Hyderabad: Manmohan Singh leads the largest democracy on earth. But India’s Prime Minister is gentle of manner and speaks in whispers. One struggles to imagine him professing love without shyness to his own wife. And so it meant something when he recently laid the L-word on a little-loved man: George W. Bush.
“This may be my last visit to you during your presidency,” Singh told Bush in Washington in September, “and let me say, thank you very much. The people of India deeply love you.”
Bonded: A 25 September picture of Prime Minister Manmohan Singh with US President George W. Bush at the Oval Office in Washington, DC. Mannie Garcia / Bloomberg
Laura Bush is not alone, after all.
Among the least coveted jobs in the world today, along with grave digging, is the task of burnishing President Bush’s foreign legacy: the complex, competing challenges of Iraq, Afghanistan, the Israel-Palestinian conflict, Iran, Venezuela, Russia, North Korea, China and what many in Europe and the developing world see as a tarnished national brand.
But love is an unpredictable thing, and it is possible that the love-fest stoked by Singh and Bush will, with time, come to be seen as President Bush’s enduring overseas accomplishment: the cultivation of India, long prickly about empires, as a partner of the sole superpower.
“The relationship with India is one of the few success stories of the Bush administration’s foreign policy,” said Teresita C. Schaffer, a scholar at the Center for Strategic and International Studies in Washington, who ran the state department’s South Asia desk under the first President Bush.
George W. Bush’s critics often link his idiosyncratic temperament to his administration’s diplomatic misadventures. But among Indians, who in the main have no love for his ideology, even his critics say the traits for which Bush is so often condemned were, in India’s case, benignly applied: his penchant for unilateral deeds, and his moral conviction that democracies are simply better than non-democracies.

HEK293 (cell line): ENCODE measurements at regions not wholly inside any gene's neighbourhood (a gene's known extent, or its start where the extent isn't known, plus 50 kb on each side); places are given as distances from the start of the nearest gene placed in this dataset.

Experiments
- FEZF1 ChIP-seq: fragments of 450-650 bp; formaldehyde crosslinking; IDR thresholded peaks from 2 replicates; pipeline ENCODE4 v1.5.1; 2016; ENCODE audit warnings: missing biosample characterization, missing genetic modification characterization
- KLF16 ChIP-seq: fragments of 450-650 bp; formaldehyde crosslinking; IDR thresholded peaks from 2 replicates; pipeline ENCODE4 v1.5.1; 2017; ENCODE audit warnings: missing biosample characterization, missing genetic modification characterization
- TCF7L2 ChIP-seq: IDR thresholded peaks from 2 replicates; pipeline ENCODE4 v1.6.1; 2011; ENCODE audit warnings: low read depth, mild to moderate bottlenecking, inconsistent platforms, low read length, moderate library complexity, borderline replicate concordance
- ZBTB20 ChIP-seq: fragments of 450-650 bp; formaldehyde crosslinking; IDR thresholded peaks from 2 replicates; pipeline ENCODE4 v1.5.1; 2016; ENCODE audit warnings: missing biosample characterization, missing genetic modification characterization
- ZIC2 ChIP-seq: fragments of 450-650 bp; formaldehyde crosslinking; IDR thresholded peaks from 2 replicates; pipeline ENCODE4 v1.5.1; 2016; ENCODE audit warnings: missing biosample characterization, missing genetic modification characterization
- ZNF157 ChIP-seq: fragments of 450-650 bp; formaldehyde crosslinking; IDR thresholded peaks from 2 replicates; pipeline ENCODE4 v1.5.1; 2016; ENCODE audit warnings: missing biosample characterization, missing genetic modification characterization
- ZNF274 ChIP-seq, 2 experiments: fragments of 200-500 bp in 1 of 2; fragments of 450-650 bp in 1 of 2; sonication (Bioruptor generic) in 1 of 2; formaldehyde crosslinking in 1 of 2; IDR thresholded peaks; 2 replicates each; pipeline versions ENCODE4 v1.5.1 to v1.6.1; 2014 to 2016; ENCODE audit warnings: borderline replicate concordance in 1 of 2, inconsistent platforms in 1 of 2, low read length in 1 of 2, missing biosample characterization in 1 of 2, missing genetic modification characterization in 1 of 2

“Mr Bush is driven by ideology and instincts, not by nuanced thinking,” said Ashutosh Varshney, a political scientist and South Asia expert at Brown University. “Bush’s ideology convinced him that, of the two rising stars on the world stage, India was preferable.” (The other is, of course, China.)
Eight years ago, Bush inherited a peculiar relationship with India: a natural partnership in theory that was in practice unnaturally fraught. Despite their being multi-ethnic and multi-religious democracies with an entrepreneurial streak, the two countries had drifted apart during the Cold War, and nuclear politics remained an irritant.
When there was a Soviet Union, India was loosely in its orbit, while America’s fierce anti-Communism drove it towards Pakistan, India’s arch-rival. When India conducted a nuclear test, in 1974, a chilled relationship became cooler still, as the US blacklisted its civilian nuclear energy programme and slapped restrictions on its imports of essential dual-use technologies.
In July 2006, 15 years after the Soviet Union collapsed and five years after terrorists became America’s principal enemy, Bush decisively reversed course. Raising India to the status of a strategic ally, he cut a unique exception in the global non-proliferation regime, proposing that India be allowed to keep its military stockpile even as it gained access to technologies and fuel for its civilian reactors.
Over the next two years, Bush used dwindling political capital to get the deal approved by Congress and foreign governments. When Pakistan requested a similar pact, it was told such deals were reserved for “responsible” states.
This was the diplomacy of the grand gesture, and when this barrier fell others followed. The American and Indian militaries increased joint exercises. They exchanged trade delegations. Their companies won expanded access to the other’s markets. American officials began to talk up India as a rising great power in a new century.